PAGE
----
A member of another family, Yanira, asked if she could come along. Izquierdo and the others spent five days on the river. Although Yanira had no clear role in the group, she quickly found ways to make herself useful. Twice a day, she swept the sand off the sleeping mats, and she helped stack the kapashi leaves for transport back to the village. In the evening, she fished for crustaceans, which she cleaned, boiled, and served to the others. Calm and self-possessed, Yanira “asked for nothing,” Izquierdo later recalled. The girl’s behavior made a strong impression on the anthropologist because at the time of the trip Yanira was just six years old.
Just six years old but, ironically, exhibiting more of a sense of capability and responsibility than most U.S. teens! The obvious implication is that our parenting practices (at least among the moderately economically privileged of the “left coast”) are dysfunctional and we need to reexamine and change them significantly.
As a parent (and actually I think of myself more as a “former parent” since my own young adult kids run their own lives) I would agree that a profound examination of those “rules of engagement” between parents and their kids, and between adults and young people generally, is needed! The key is the paradigm or context one is going to use to identify the “problem statement”, the proposed solution, and the path forward toward that solution.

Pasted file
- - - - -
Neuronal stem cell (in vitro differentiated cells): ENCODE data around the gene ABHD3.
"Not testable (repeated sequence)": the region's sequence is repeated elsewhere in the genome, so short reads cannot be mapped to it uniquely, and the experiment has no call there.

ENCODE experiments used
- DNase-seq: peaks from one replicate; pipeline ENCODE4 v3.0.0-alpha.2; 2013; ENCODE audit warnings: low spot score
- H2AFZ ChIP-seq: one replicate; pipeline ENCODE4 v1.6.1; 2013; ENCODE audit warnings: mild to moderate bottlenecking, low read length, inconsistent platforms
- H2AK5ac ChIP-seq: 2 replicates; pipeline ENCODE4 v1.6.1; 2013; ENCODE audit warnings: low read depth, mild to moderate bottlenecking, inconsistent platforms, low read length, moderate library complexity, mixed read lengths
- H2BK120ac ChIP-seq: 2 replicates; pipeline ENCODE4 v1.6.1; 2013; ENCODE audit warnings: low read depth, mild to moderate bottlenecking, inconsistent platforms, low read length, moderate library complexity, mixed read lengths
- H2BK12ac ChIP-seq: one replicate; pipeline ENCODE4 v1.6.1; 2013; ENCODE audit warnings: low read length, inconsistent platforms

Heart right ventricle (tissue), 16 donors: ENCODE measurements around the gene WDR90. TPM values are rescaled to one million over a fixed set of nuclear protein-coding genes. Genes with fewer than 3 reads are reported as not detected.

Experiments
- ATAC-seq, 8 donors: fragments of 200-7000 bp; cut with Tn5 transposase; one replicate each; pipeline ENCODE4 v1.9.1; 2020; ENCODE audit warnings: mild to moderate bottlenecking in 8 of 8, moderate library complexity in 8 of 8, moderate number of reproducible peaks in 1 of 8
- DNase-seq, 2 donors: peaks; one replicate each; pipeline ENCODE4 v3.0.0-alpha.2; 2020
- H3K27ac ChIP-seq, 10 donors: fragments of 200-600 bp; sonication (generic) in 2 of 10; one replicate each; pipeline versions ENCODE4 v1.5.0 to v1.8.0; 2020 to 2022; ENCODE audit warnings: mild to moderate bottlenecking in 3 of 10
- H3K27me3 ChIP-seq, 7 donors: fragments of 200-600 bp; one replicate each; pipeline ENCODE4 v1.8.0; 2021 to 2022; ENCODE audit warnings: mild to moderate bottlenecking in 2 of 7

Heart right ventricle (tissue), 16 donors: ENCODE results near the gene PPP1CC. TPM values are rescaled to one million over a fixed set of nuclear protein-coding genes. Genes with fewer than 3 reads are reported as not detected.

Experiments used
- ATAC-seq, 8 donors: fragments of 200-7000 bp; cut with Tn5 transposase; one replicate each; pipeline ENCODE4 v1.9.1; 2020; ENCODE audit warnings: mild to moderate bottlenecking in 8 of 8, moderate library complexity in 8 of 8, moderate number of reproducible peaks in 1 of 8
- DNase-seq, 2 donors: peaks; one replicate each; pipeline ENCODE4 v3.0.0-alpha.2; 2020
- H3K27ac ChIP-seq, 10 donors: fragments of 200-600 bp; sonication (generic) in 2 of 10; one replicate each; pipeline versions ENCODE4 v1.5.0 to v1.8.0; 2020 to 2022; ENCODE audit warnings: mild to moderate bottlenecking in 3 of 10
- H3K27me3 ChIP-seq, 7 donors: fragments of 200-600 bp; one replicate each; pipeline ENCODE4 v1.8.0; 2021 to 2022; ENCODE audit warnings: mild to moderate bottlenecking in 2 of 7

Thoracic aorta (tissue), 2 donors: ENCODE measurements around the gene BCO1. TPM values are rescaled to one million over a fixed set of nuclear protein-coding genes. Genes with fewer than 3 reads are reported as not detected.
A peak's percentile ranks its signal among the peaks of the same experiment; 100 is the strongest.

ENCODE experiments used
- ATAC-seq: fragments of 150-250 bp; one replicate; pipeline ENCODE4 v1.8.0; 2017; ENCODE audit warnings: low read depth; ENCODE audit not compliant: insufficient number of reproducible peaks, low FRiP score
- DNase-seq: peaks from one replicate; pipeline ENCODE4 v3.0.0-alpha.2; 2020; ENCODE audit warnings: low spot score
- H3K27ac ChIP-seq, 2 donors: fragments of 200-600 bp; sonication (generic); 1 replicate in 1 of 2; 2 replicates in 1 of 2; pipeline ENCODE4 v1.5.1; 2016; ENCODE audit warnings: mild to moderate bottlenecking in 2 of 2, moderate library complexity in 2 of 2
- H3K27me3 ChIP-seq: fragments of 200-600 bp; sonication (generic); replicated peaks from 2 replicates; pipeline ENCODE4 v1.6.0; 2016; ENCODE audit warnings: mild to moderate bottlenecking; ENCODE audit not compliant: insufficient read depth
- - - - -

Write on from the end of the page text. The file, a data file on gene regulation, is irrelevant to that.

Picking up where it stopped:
Historian and futurist Riane Eisler has in my opinion brilliantly called out two very different paradigms for imagining and organizing human society, which she refers to as the “dominator” and “partnership” models.
The dominator model is built around the question, “Who’s the boss?”, the answer defining hierarchies of control with persons in the higher positions responsible for those below them while the persons in the lower positions expected to show deference to their “superiors”. Human society is an amalgam of institutions, each with its own hierarchy. Ranking in any given hierarchy can be based on one or more factors including family of birth, race, gender, age, wealth, education or merit. So aristocrats controlling commoners, masters controlling slaves, owners controlling workers, men controlling women, experts controlling non-experts, and adults controlling children. As one hierarchy is deemed unethical or otherwise inappropriate it is replaced by another.
The partnership model is built around a different question, “Who are my peers?”, the answer defining circles of equals or a flattened “org chart” for humanity and its institutions (what writer Thomas Friedman is referring to metaphorically in his book The World is Flat). This model is all about facilitation rather than control, and the circle (and its collective governance model) wields the authority. Leadership is still be exercised by individuals within those circles but it is generally granted by the collective (rather than seized by the individual) and is intended to be facilitative rather than directive – there are no “bosses”.